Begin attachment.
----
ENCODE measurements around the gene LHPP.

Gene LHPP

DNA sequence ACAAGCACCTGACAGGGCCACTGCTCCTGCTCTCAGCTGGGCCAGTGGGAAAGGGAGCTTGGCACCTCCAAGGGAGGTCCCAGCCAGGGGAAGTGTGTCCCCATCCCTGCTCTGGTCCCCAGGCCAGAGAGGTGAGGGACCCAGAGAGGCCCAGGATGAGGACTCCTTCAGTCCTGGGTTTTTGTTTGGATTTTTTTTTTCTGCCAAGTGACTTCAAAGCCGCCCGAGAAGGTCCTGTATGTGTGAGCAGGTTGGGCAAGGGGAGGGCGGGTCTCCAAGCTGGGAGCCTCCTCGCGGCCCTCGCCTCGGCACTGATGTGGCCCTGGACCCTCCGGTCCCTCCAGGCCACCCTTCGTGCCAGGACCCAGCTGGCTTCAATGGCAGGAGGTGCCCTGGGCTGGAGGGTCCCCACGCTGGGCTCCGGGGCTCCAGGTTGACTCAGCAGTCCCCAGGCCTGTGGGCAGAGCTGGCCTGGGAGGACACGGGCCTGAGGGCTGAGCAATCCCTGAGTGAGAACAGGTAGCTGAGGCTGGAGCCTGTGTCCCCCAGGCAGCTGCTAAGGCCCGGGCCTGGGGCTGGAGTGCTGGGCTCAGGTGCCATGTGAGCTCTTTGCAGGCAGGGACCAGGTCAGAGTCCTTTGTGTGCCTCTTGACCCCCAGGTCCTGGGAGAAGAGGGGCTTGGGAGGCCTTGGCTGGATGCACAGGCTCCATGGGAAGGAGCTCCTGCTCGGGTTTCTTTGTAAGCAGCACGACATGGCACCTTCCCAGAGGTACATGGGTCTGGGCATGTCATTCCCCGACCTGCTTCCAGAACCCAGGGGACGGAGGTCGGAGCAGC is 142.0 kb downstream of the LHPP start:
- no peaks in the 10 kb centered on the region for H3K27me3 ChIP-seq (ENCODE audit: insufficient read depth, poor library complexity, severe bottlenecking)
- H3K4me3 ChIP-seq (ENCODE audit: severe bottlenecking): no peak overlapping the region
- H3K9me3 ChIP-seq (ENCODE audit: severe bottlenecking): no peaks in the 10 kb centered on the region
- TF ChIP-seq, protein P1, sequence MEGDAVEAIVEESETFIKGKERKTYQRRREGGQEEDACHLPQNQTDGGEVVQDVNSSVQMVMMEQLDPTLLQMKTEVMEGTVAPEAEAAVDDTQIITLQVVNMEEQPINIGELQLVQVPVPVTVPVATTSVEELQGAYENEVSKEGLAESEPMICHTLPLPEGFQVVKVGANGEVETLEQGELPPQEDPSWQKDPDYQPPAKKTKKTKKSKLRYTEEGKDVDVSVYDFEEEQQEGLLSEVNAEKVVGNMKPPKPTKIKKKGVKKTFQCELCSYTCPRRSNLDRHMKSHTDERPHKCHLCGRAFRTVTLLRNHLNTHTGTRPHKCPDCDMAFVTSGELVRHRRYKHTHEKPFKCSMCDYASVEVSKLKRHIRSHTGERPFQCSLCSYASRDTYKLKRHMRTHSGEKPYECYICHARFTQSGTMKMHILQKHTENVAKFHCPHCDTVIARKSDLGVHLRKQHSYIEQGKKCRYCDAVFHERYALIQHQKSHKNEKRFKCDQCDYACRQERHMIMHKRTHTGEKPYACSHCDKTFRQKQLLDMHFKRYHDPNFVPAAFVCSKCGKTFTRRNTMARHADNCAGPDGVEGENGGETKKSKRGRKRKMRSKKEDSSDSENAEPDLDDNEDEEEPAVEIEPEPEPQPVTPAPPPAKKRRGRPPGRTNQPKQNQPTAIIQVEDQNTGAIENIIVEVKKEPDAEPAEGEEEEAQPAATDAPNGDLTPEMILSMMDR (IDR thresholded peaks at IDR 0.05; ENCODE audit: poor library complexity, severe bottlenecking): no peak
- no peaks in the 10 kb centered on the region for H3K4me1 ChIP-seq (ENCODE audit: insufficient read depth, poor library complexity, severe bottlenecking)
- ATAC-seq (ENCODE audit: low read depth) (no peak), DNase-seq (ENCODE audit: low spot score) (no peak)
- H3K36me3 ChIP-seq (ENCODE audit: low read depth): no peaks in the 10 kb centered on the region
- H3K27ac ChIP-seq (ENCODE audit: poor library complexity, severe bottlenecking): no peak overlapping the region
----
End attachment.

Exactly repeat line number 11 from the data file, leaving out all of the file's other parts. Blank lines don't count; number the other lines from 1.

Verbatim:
- H3K27ac ChIP-seq (ENCODE audit: poor library complexity, severe bottlenecking): no peak overlapping the region